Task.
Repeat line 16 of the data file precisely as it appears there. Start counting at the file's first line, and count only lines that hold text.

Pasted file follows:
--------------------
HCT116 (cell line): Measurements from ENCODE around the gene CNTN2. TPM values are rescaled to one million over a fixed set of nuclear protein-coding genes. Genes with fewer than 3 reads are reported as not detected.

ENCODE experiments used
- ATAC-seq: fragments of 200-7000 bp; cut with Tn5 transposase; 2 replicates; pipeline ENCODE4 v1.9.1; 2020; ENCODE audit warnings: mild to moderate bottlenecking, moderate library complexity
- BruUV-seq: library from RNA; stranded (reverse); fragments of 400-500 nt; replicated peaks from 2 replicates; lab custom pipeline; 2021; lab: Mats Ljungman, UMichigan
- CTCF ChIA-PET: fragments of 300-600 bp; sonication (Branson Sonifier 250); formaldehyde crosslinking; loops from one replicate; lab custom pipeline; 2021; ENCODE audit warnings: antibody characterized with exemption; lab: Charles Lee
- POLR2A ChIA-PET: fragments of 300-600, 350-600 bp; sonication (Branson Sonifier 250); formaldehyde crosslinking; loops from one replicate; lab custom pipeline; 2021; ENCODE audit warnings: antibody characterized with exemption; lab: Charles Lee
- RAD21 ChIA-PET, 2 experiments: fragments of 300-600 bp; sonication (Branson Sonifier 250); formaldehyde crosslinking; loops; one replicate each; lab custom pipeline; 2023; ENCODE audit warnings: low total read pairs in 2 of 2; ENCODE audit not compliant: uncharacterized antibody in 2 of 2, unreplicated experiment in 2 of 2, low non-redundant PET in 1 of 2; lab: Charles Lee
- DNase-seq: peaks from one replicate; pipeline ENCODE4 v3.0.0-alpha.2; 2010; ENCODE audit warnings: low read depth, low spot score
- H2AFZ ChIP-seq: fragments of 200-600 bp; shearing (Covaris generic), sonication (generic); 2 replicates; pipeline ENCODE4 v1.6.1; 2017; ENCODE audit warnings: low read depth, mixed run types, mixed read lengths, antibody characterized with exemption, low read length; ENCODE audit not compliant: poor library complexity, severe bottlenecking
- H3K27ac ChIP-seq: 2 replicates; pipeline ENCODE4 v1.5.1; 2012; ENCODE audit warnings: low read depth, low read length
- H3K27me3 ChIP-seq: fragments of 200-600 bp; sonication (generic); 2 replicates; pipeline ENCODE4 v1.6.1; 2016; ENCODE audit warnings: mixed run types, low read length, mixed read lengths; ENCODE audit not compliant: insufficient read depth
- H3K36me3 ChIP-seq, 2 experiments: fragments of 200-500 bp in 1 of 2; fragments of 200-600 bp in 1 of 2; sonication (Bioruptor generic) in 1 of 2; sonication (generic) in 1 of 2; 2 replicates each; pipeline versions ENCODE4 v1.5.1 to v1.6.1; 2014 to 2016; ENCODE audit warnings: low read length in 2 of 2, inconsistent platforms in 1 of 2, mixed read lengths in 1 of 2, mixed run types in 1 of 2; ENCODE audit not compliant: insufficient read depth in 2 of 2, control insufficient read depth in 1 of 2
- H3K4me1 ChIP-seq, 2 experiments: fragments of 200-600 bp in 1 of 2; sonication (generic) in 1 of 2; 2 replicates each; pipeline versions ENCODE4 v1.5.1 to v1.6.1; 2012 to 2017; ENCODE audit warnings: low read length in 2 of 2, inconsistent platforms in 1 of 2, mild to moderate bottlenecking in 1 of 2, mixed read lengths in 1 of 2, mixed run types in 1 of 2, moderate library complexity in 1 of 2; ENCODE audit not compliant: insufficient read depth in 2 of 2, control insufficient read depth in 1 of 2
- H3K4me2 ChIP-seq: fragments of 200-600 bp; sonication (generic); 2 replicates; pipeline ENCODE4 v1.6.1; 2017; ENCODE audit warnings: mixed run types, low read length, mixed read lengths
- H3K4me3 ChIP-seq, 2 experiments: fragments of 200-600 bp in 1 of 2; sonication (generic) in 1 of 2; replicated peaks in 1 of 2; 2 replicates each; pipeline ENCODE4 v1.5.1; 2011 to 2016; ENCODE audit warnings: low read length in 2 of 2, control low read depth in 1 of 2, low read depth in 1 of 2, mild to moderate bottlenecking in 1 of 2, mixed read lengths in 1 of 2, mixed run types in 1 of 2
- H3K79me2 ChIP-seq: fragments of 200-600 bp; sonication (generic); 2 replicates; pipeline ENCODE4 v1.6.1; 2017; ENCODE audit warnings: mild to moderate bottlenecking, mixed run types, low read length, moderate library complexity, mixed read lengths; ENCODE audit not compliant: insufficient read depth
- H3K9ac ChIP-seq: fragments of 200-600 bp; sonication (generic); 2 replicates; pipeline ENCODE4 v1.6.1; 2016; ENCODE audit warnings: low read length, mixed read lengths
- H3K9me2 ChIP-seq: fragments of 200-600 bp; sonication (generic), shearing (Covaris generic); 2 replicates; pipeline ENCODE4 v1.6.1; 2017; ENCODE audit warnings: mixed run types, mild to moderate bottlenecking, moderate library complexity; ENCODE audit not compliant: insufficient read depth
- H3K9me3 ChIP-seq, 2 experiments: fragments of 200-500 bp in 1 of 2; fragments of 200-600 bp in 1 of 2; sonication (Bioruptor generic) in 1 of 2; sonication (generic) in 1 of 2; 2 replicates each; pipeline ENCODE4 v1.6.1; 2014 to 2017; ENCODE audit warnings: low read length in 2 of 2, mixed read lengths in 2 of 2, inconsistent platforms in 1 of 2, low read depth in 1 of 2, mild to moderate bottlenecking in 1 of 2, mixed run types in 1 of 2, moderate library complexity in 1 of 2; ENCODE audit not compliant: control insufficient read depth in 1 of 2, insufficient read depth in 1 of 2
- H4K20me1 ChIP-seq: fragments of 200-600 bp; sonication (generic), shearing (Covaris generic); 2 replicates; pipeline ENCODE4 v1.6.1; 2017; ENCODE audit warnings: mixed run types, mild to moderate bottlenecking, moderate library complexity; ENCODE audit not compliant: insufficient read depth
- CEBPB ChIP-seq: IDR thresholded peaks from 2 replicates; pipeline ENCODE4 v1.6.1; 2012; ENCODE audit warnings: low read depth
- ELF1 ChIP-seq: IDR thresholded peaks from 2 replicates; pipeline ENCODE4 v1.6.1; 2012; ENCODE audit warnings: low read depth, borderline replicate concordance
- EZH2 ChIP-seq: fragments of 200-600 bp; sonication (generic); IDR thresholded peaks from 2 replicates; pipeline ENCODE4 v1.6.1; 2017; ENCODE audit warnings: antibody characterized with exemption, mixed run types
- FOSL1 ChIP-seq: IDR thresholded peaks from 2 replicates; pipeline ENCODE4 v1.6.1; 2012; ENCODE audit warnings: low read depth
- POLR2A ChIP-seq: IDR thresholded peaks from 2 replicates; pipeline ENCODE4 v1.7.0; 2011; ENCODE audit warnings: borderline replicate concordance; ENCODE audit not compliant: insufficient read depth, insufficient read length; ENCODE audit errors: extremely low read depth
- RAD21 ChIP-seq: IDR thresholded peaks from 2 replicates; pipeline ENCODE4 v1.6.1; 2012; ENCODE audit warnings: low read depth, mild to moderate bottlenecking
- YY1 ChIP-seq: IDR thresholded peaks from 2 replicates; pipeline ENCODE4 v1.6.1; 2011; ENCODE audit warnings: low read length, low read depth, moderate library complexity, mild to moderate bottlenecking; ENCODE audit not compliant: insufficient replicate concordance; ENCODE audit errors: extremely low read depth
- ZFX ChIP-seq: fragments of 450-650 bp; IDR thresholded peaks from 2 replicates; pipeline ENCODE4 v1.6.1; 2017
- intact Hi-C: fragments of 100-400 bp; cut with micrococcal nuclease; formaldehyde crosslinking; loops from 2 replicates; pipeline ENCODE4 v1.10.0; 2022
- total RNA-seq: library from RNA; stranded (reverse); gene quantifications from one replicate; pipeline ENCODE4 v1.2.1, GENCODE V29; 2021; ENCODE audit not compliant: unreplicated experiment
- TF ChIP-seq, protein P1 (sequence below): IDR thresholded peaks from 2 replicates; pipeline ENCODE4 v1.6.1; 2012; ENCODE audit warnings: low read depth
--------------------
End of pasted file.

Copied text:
- H3K79me2 ChIP-seq: fragments of 200-600 bp; sonication (generic); 2 replicates; pipeline ENCODE4 v1.6.1; 2017; ENCODE audit warnings: mild to moderate bottlenecking, mixed run types, low read length, moderate library complexity, mixed read lengths; ENCODE audit not compliant: insufficient read depth